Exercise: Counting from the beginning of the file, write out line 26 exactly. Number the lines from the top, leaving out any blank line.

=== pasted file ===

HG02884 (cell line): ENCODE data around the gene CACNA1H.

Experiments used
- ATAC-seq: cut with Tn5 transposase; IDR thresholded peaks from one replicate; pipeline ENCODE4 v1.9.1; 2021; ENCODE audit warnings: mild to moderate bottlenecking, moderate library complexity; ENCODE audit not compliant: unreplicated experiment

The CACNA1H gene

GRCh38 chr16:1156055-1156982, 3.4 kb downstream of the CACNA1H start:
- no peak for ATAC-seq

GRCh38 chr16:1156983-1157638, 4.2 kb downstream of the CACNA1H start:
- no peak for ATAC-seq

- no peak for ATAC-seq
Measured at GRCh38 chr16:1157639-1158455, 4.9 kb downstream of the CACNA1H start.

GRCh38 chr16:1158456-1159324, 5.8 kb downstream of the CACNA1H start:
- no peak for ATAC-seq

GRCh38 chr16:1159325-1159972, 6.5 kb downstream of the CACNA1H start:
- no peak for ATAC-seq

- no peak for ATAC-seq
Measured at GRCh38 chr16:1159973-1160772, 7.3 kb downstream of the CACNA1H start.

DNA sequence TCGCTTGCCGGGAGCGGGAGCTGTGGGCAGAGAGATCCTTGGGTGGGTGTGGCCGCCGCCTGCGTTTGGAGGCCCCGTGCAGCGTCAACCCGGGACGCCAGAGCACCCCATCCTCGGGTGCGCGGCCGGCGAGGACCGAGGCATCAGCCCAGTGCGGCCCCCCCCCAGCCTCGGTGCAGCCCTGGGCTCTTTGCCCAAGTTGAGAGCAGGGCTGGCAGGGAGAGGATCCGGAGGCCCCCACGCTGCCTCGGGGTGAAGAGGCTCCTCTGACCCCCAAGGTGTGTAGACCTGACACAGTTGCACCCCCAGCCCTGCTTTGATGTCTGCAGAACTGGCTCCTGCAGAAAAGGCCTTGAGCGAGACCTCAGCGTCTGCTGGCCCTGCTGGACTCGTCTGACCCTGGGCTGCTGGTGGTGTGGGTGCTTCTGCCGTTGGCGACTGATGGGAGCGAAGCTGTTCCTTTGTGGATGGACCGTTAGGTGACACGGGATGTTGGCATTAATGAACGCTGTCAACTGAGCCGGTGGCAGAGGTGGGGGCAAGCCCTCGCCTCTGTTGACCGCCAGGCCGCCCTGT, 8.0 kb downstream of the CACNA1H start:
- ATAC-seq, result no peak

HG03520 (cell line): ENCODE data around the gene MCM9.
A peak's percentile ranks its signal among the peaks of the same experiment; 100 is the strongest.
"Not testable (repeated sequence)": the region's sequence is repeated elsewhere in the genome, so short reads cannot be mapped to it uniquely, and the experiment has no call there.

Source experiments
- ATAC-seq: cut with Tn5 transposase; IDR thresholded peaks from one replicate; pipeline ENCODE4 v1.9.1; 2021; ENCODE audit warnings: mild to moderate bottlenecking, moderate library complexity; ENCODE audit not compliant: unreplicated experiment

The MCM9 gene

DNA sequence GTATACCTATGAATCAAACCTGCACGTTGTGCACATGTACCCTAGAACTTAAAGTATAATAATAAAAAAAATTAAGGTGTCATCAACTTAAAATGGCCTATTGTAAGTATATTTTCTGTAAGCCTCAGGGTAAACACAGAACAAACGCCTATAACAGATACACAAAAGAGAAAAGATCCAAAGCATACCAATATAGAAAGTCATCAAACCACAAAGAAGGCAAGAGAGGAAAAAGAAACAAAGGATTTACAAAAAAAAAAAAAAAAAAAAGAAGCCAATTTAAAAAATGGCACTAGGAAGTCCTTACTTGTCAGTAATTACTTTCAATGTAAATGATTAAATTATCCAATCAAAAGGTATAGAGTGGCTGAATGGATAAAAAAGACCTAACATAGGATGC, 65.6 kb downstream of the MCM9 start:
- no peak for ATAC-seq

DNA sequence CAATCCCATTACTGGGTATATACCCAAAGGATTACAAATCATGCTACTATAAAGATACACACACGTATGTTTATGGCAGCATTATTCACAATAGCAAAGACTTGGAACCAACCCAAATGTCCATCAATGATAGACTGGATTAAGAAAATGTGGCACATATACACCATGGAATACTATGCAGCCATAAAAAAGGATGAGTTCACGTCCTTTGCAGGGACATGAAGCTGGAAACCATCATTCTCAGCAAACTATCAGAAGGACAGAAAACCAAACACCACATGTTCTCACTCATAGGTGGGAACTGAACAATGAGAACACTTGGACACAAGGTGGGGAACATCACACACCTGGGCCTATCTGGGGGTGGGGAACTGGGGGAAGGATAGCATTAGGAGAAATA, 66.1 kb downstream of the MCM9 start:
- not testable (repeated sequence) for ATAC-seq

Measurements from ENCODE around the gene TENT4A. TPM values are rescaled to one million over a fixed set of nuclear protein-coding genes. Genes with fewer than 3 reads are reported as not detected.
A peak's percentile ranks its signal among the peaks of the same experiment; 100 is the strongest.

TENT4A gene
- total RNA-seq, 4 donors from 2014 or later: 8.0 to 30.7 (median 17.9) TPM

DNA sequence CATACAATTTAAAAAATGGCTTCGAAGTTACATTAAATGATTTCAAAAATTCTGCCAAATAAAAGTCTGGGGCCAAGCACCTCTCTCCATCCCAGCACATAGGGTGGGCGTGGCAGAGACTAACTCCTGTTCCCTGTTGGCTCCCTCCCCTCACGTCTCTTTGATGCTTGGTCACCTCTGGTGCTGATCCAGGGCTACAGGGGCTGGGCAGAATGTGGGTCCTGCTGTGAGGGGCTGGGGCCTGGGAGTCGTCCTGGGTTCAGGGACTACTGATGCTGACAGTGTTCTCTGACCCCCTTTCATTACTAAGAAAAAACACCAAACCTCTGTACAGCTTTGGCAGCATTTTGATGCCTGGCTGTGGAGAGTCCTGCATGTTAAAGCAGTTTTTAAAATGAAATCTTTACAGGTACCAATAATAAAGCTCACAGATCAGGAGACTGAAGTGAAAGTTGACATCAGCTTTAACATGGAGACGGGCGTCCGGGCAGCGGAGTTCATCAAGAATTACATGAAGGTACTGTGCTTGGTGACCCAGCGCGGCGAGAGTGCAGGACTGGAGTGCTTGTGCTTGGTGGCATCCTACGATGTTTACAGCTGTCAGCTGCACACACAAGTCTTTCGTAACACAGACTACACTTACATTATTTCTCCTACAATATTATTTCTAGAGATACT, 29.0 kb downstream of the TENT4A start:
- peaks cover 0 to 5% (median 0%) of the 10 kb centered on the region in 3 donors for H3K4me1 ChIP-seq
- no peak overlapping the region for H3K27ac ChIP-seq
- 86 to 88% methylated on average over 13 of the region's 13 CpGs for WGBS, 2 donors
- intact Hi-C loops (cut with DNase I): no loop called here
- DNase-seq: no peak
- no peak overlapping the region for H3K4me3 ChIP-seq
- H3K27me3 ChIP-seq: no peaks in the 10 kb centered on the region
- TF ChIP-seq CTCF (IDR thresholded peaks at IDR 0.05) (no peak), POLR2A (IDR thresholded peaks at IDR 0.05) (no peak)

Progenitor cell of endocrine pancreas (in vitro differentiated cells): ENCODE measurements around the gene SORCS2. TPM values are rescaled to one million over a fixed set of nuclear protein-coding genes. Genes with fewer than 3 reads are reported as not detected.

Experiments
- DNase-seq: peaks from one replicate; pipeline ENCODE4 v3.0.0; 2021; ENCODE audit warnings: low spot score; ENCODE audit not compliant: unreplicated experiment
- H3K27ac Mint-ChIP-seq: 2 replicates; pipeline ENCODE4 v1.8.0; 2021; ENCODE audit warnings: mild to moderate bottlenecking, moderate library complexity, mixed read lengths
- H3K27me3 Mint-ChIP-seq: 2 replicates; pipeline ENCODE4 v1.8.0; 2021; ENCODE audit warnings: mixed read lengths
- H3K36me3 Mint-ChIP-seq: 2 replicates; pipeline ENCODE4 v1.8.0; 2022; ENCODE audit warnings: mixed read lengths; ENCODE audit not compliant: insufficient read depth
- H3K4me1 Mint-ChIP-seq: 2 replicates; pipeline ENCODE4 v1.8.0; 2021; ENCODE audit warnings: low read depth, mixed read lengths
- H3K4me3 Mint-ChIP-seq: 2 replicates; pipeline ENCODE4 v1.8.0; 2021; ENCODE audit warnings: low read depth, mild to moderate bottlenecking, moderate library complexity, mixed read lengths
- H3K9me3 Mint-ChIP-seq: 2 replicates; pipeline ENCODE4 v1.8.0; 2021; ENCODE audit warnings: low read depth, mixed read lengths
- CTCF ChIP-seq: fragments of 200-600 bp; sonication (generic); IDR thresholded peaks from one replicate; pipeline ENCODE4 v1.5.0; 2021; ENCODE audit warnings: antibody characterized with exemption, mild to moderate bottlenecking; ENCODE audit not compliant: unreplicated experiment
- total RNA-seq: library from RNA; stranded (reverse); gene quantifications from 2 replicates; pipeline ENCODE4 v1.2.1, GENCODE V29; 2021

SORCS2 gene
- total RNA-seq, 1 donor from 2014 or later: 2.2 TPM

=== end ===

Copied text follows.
- no peak for ATAC-seq